|Constipation (delayed fecal movement/increased absorption of water): Mechanism is uncertain, but probably due to peripheral action on the enteric nervous system to inhibit acetylcholine release. Effect is to increase GI tone with a concomitant decrease in coordinated propulsive activity and motility. Opioids also increase anal sphincter tone and decrease attention to the defecation reflex.||A major complaint of patients receiving opioids for analgesia. There is no clinically significant tolerance in humans. Stool softeners are used to treat (mineral oil/glycerin suppositories).|
|Urine retention: Opioids decrease urinary output due to decreased renal plasma flow, possible increased release of ADH from pituitary, decreased coordinated contractility of the ureters and bladder, increased urethral sphincter tone, and inattention to the urinary reflex.||Usually not a clinical problem except in patients with enlargement of the prostate. Catheterization may be necessary. More common in elderly. Increased tone of the ureters may result in a paradoxical increase in pain. A similar effect may occur when opioids are used to treat the pain of biliary colic.|
Tolerance to some effects of the opioids (Table Relative development of tolerance to opioids) occurs gradually (days) with repeated administration such that a larger dose is necessary to produce the same initial effect. The tolerance is because of a direct action of opioids on neurons (i.e., cellular tolerance) rather than to an increase in their metabolism (metabolic tolerance). Tolerance does not occur to all the effects of the opioid agonists or to the action of antagonists (see Table Relative development of tolerance to opioids).
Tolerance to one opioid agonist can confer tolerance to other opioid agonists, that is, cross-tolerance. However, there is no cross-tolerance between opioid agonists and other nonopioid drugs that act on the CNS such as the benzodi-azepines, barbiturates, ethanol, stimulants, etc.
Table: Relative development of tolerance to opioids
|AnalgesiaRespiratory depression |
Nausea and vomiting
|ConstipationSeizures (meperidine, codeine) |
Antagonist activity (naloxone, naltrexone)
Opioid-induced respiratory depression may be potentiated in the presence of sedative-hypnotics agents, antipsychotic agents, or antidepressant agents. Opioids, particularly meperidine, may interact with MAOIs (tranyl-cypromine, phenelzine) to cause a “serotonin syndrome.”
Opioids may be full agonists (e.g., morphine, heroin) or partial agonists (e.g., buprenorphine, pentazocine). Morphine is a phenanthrene alkaloid with a phenylmethyl-piperidine ring structure. Simple chemical substitutions can markedly alter its pharmacologic properties (see Figure Structure-activity relationships of opioids).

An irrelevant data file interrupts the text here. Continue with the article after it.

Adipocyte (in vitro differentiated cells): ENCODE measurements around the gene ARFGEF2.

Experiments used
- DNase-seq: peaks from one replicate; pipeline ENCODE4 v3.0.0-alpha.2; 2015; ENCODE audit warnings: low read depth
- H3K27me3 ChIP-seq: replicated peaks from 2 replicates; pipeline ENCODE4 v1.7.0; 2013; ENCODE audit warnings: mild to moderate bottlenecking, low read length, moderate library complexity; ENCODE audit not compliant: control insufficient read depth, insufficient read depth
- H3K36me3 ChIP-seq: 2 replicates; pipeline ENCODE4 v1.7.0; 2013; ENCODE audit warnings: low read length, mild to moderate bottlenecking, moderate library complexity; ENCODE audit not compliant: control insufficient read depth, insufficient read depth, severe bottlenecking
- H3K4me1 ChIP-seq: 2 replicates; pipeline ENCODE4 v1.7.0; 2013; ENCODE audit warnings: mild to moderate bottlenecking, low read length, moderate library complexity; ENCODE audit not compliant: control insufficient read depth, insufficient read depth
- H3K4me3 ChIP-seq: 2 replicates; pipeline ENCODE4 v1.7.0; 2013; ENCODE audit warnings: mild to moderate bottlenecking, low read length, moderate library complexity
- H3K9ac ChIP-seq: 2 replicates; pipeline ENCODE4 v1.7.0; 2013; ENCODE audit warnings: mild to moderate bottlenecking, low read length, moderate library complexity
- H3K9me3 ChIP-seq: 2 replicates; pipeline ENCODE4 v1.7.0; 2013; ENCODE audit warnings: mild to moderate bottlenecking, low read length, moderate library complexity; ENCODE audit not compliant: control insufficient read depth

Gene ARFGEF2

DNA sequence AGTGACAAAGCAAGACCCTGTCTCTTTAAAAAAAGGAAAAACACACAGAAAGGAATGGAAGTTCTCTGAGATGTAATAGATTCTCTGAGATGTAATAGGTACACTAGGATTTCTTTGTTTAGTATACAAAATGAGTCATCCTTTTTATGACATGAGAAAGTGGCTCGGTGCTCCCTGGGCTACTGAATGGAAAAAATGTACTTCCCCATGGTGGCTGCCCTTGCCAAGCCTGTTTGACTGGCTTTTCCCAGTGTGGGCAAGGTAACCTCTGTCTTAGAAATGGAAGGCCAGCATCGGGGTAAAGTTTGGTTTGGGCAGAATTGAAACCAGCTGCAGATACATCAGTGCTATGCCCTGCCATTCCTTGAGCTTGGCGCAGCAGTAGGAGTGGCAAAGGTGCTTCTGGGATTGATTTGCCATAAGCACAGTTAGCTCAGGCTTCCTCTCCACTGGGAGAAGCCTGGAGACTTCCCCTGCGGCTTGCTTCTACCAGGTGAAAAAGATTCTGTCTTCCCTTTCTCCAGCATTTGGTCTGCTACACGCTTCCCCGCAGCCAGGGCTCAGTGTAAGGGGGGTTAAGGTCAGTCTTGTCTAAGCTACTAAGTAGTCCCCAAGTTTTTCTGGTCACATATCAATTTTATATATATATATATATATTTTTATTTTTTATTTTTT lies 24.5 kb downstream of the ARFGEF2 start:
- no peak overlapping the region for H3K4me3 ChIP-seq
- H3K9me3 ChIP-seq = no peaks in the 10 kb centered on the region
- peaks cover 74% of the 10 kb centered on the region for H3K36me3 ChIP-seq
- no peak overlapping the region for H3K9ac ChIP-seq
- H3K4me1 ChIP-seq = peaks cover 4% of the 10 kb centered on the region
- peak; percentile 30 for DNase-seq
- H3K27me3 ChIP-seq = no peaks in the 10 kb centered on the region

Mechanism of Action
Opioid agonists bind to G-protein-coupled neural receptors (mu, delta, kappa) to reduce adenylyl cyclase activity, to reduce prejunctional calcium conductance, which causes a decrease in neurotransmitter release, and to enhance postjunctional potassium conductance, which causes a decrease in cell responsiveness to excitatory neurotransmitters.
Opioids are usually administered orally, but some like morphine can also be administered rectally or parenterally.
Patient controlled analgesia (PCA): By infusion (morphine/meperidine/hydromorphone). Regional analgesia: Epidural route is favored because it produces fewer adverse effects. May also be administered into subarachnoid or intrathecal spaces. There may be delayed respiratory depression, nausea, and vomiting that can be reversed with naloxone.
Transdermal fentanyl patch:
Used for chronic pain
Buccal fentanyl lozenge/lollipop
Butorphanol nasal spray
Most opioids are absorbed well. Morphine, given orally, shows variable but significant first-pass metabolism (glucuronide conjugation) with a low oral to parenteral potency ratios (25%). It is usually given parenterally. Codeine and methadone are well absorbed after oral administration (approximately 60%) because of limited first-pass metabolism.
All opioids are metabolized by the liver. Metabolism usually results in more polar metabolites and frequently involves conjugation of the phenolic hydroxyl with glucuronic acid. Excretion is primarily by way of the kidneys. In addition to inactive metabolites, morphine is conjugated in the liver to morphine-3-glucuronide, which has neuroexcitatory properties. Morphine is also metabolized (10%) to morphine-6-glucuronide, which at high levels has analgesic potency greater than morphine itself. Codeine is metabolized, in part, to morphine. Heroin is also metabolized to morphine. Meperidine is metabolized to normeperidine that may be responsible for seizures in patients where it accumulates.
The fetal blood-brain barrier is readily crossed by the opioids, and infants born to mothers given (or self-administering) large doses of opioids may have severe respiratory depression.
Opioid overdose: Questions – Answers